On the basis of a consolidated orientation expressed by the Court of Cassation, by “tax inversion” we mean the fictitious location of the tax residence of a company abroad, in particular in a country with a more advantageous tax treatment than the national one.
Therefore, foreign investment (so-called “Companies dressed abroad”) is a term that refers to particular techniques of international tax planning, implemented through the establishment of one or more companies in another foreign country, not only located in tax havens , for the sole purpose of obtaining undue tax savings.
This phenomenon has been dealt with several times by the jurisprudence of legitimacy, which through an interpretation compliant with the principles protected by Community law (i.e. that of non-discrimination, freedom of establishment and free capital), has framed the issue of circulation in the more general and superordinate one of the “prohibition of double taxation” that when it is triggered there is a risk of imposition by several States of the same manifestations of wealth on the same subject through identical or similar taxes.
Ultimately, for the National Treasury, the problem of the exact determination of residence for tax purposes assumes particular relevance connotations with reference to corporate entities, pending the found diffusion of “tax inversion” phenomena and, that is, of those particular cases for which an entity, although formally having its headquarters abroad, one has one or more legal criteria of connection with the national system, by virtue of which the fiscal residence can be rooted within the territory of the State.
The tax provisions envisaged in this matter must be assessed by coordinating both the domestic and international regulations provided for by the bilateral conventions stipulated between the various countries which, in the case of dual residences, make it possible to eliminate phenomena of economic double taxation.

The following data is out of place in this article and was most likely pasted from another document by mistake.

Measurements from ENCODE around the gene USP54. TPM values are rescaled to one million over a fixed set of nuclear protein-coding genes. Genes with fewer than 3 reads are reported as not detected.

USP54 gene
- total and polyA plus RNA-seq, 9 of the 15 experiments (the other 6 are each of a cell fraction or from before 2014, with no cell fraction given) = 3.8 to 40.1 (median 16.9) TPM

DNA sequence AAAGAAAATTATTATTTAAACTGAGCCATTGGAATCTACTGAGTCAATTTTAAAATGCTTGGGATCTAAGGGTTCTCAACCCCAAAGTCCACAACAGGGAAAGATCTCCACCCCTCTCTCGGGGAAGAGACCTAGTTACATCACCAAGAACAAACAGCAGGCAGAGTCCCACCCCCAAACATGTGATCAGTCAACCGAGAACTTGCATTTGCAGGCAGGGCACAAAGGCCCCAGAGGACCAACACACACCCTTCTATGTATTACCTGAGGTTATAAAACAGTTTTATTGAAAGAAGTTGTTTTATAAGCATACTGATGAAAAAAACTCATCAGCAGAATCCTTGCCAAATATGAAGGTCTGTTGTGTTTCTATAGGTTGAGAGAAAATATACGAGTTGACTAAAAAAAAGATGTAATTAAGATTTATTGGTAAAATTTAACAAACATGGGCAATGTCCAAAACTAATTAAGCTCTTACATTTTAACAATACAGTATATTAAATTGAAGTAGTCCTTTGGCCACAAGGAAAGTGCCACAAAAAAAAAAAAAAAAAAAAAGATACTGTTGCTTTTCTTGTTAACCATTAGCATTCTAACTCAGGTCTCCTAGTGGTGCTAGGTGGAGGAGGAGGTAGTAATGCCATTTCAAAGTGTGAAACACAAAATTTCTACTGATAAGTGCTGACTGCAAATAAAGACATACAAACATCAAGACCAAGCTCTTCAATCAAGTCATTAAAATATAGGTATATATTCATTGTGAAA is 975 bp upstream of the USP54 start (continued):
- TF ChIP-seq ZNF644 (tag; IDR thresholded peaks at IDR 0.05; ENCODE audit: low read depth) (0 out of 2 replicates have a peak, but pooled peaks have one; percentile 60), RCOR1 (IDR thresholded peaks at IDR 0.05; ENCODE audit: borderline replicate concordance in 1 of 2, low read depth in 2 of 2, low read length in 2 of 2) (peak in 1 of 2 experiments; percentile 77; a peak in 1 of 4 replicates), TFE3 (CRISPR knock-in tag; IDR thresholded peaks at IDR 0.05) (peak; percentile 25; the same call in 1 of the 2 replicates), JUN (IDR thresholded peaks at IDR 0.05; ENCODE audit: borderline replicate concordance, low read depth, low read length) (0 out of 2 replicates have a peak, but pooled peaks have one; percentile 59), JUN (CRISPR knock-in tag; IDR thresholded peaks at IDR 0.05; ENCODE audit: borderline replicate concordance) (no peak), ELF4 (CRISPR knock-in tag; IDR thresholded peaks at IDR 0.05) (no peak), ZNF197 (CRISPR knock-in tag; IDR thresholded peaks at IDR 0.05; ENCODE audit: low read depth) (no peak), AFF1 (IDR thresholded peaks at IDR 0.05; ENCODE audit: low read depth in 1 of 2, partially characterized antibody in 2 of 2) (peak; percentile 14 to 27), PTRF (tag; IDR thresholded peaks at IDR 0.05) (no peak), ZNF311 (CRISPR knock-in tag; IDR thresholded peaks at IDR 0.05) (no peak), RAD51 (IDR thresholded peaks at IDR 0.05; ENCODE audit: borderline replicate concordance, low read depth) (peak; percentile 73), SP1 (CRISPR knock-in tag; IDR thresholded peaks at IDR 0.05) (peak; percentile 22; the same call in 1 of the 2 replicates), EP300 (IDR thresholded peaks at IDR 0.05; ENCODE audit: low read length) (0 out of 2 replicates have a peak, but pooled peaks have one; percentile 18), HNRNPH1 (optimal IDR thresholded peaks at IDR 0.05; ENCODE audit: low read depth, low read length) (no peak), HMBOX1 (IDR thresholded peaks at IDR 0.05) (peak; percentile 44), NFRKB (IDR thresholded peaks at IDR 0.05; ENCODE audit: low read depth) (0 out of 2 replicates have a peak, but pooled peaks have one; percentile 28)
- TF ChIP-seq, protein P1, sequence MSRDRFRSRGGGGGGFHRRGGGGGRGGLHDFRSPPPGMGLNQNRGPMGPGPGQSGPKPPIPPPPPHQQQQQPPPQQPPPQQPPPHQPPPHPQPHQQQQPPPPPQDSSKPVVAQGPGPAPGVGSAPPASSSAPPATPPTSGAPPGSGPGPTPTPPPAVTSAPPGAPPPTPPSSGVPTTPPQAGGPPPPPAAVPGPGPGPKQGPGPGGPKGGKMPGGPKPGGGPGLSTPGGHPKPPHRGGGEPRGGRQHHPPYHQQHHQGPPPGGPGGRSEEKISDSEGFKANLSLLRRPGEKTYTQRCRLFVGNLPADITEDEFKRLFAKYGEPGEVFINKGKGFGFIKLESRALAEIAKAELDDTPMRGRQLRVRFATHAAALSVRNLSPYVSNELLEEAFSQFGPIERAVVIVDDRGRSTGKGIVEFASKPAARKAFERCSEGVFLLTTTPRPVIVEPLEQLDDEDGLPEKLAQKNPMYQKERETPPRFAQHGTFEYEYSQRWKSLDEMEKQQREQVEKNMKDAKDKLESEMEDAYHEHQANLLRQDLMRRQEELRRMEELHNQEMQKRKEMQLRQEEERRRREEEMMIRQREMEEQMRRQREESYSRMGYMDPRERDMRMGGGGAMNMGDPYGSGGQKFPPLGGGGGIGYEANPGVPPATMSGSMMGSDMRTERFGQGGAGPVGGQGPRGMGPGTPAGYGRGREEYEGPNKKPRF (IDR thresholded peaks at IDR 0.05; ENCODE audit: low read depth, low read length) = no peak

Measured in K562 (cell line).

In the international context, with the primary purpose of resolving cases of conflict of residence between the various States, the OECD Income Model provides for specific provisions that make it possible to define the residence of the taxable person pursuant to the international convention.
Therefore, it is precisely the international agreements against double taxation on income that have declared the objective of dividing the tax claim between the two States involved, identifying on the one hand the State of residence of the taxable person and, on the other, the State of the source that Normally, it undertakes to reduce or renounce its taxing power.
In this context it should be remembered that:
- Article 73, paragraph 3, Tuir provides that companies, entities and trusts are considered resident in Italy when, for most of the tax period (183 days), they alternatively have the registered office or the registered office of the administration or main object in the territory of the State (article 73, paragraph 3, TUIR);
- Article 4, paragraph 3 of the OECD model of the international convention against double taxation on income, in the event that a company is considered resident in two different States, establishes that the tax residence of the legal person must be identified on the basis of a agreement between the competent authorities (called mutual agreement), which must take into account the place of effective management, the place where it is incorporated or otherwise constituted and any other relevant factor (any other relevant factors).
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